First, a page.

What is Insulate Britain and why is protest group blocking the M25?

Insulate Britain, the environmental activist group, has resumed its series of roadblock protests, attempting to bring the M25 to a halt during Friday morning’s rush hour after dismissing an injunction against its activities as “bullying”.

Fourteen protesters in orange high-visibility vests again sat in the road holding banners to stop cars, buses and lorries getting by to demand action from the government to improve home insulation and cut domestic energy waste, a key contributor to the climate crisis.

The demonstration was the collective’s third of the working week after its members prevented traffic passing along the A40 into London on Wednesday.

That in turn followed the group occupying three locations across the City of London on Monday morning, when Liverpool Street, Upper Thames Street and Limehouse Causeway were all targeted to the evident frustration of drivers.

“They should know that one way or another this country will have to stop emitting carbon,” the group’s leader, Liam Norton, responded in a defiant statement.

“We can do that now in an orderly, planned way, insulating homes and preventing thousands of deaths from fuel poverty or we can wait until millions have lost their homes and are fighting for water or starving to death.”

Insulate Britain has become infamous for its “campaign of civil resistance” in recent months, which has seen its members blockade busy roads in and around the capital, from the M25 to Old Street roundabout, the Blackwall Tunnel and Wandsworth Bridge, to draw attention to perceived inaction and insincerity on green issues from Boris Johnson’s Cabinet.

Its demonstrators have risked arrest as well as their own safety to make their point and fallen foul of irate motorists on numerous occasions, often hailed with abuse by exasperated drivers and even physically dragged from roads to clear a path, with some opponents complaining of missed hospital appointments as a consequence of the campaigners’ blockades.

But the group announced on 14 October that it would be briefly pausing its activities in the run-up to the crucial Cop26 climate summit in Glasgow in an open letter to Mr Johnson, announcing a 10-day cessation until 25 October in order to allow the prime minister time “to make a meaningful statement that we can trust… that your government will take the lead needed to insulate and retrofit our homes”.

The prime minister had previously dismissed Insulate Britain activists as “irresponsible crusties” during an interview with LBC and did not take the opportunity they presented, prompting the swift resumption of their protests.

“There are some people who call those individuals legitimate protesters,” he told the talk radio station. “They are not. I think they are irresponsible crusties who are basically trying to stop people going about their day’s work and doing considerable damage to the economy.”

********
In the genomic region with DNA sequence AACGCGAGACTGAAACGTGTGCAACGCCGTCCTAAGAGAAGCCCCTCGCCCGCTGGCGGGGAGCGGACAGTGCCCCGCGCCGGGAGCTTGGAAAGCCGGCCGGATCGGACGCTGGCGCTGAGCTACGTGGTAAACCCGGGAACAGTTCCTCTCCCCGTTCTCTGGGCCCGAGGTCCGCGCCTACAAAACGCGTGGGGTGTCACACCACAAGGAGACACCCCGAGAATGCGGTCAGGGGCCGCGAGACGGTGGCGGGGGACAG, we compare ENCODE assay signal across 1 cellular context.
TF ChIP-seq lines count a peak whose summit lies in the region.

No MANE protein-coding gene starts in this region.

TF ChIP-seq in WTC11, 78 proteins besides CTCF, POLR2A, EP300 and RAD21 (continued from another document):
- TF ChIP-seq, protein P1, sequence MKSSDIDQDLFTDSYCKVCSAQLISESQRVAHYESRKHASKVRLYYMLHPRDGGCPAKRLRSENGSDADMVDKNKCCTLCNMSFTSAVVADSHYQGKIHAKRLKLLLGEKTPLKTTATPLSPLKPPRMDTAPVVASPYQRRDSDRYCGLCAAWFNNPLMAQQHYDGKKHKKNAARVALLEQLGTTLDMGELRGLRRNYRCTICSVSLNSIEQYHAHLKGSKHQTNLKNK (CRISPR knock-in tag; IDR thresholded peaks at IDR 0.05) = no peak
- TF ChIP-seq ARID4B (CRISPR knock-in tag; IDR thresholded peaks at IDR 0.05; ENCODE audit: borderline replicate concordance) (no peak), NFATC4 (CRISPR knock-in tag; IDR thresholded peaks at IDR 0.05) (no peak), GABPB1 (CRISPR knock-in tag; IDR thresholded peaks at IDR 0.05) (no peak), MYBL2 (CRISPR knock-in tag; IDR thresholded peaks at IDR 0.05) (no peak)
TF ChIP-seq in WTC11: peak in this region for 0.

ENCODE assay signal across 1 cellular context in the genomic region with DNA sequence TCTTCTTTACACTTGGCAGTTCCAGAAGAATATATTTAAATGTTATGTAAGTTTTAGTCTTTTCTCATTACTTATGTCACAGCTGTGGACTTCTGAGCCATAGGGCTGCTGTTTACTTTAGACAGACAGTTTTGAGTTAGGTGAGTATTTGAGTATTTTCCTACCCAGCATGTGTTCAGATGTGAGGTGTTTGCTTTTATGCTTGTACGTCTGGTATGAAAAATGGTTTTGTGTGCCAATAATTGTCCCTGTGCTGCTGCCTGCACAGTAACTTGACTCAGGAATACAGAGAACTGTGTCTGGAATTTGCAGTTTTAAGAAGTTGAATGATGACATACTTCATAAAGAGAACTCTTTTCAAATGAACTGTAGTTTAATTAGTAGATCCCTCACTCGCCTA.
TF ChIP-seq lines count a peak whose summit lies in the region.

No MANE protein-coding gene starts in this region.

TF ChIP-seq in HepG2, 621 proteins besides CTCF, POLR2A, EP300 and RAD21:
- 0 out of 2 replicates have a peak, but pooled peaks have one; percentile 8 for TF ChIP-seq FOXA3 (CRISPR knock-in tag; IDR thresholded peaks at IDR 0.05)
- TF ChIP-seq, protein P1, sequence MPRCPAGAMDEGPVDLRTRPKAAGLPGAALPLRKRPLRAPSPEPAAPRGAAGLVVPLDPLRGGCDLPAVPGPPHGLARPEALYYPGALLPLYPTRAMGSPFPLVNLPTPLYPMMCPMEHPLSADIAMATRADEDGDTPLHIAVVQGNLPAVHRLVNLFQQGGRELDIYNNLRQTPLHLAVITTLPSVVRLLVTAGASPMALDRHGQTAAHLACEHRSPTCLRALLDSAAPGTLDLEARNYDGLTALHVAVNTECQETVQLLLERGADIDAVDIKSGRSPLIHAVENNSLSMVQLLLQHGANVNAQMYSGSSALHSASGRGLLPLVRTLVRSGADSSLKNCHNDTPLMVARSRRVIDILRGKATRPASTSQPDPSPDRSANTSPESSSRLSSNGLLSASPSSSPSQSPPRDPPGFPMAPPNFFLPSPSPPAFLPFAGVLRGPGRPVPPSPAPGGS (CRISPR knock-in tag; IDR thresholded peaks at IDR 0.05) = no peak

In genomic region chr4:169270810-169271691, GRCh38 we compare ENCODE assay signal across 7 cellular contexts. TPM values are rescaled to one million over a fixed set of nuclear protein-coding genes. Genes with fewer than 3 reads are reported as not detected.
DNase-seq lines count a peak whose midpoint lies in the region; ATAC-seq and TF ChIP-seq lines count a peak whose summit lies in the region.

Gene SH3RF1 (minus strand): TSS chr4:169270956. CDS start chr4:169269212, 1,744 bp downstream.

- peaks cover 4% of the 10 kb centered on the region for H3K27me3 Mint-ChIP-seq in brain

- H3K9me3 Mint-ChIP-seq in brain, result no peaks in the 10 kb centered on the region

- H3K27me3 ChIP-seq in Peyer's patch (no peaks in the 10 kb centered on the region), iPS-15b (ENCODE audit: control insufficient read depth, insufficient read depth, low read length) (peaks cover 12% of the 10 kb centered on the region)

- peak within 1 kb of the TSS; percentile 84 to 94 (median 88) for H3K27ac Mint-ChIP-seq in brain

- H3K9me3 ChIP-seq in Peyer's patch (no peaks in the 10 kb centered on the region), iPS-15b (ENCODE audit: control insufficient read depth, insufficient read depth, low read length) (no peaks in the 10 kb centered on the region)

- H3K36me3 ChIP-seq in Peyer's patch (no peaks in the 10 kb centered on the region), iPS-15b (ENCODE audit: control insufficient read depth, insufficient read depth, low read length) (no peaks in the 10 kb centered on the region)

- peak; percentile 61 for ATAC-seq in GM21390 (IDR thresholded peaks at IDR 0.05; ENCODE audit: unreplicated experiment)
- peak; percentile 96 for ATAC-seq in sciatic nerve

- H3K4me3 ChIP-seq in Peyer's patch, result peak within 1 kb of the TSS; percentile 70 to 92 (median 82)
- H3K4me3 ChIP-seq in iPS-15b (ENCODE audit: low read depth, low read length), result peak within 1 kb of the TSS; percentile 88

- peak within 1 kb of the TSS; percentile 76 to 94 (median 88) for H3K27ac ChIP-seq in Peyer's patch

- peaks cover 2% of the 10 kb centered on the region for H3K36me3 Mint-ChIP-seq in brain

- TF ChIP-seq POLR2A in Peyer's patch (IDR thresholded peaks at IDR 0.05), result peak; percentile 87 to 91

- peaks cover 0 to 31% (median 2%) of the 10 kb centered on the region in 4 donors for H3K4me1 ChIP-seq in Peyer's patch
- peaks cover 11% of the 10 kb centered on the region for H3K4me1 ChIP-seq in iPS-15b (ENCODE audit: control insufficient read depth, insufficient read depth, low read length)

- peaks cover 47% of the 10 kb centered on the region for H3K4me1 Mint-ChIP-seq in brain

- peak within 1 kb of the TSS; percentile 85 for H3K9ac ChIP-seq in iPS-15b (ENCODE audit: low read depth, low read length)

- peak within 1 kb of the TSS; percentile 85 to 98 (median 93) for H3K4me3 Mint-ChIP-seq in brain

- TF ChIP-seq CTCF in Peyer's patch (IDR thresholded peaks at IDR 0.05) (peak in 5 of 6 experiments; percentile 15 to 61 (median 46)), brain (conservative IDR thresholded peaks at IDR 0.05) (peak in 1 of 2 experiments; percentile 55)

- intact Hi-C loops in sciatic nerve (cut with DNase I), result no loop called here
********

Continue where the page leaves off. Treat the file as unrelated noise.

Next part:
Insulate Britain have been called worse.

ITV’s Good Morning Britain anchor Richard Madeley got into a heated debate on air with Mr Norton on 14 September and accused him of “blocking out reality” and “ignoring the reality of the individual”, telling him the group’s tactics amounted to “fascism”.

“I think you’re confused, Richard, about what that word means,” Mr Norton responded.

That would not even prove to be their most hostile interview, the Madeley grilling surpassed by an astonishing argument erupting on Talk Radio on 26 October when activist Cameron Ford was questioned on Zoom by a disgruntled Mike Graham, who attempted to take Mr Ford, a carpenter by trade, to task for hypocrisy on the basis that he relies on timber, a product of deforestation, to do his job.

The eco-spokesman dismissed this snide attack on the grounds that wood was a a regenerative material and therefore sustainable before the host blusteringly retorted that “you can grow lots of things” and cited concrete as his example.

The exchange was swiftly terminated amid a crackle of awkward silence and baffled exasperation and, unsurprisingly, immediately went viral.

Insulate Britain has two stated “demands” listed on its website.

The first insists the UK government “immediately promises to fully fund and take responsibility for the insulation of all social housing in Britain by 2025”.

The second calls on the British state “to produce within four months a legally binding national plan to fully fund and take responsibility for the full low-energy and low-carbon whole-house retrofit, with no externalised costs, of all homes in Britain by 2030 as part of a just transition to full decarbonisation of all parts of society and the economy”.

But it is not just Conservatives and the angry drivers caught up in Insulate Britain’s demonstrations who have raised objections to their strategy.

New Green Party co-leader Carla Denyer has said that while there is a place for direct action, Insulate Britain is “not necessarily always doing it in the most constructive way”.

Transport for London was meanwhile granted a High Court injunction to stop the environmentalists from obstructing traffic on 8 October, with a spokesman saying: “This will help to protect London’s road network and everybody using it.”

Supporting the move, London mayor Sadiq Khan’s office said: “The mayor passionately believes in the right to protest, but it must always be done peacefully, safely and within the law.”

But Insulate Britain has so far stood fast, insisting its approach is both effective and justified.

“Humanity is at a pivotal crossroads: accelerated human-caused global heating is threatening to destroy human civilisation unless urgent action is taken to rapidly reduce our greenhouse gas emissions,” it says on its website.

“The science is not disputed and now is the time to act.”

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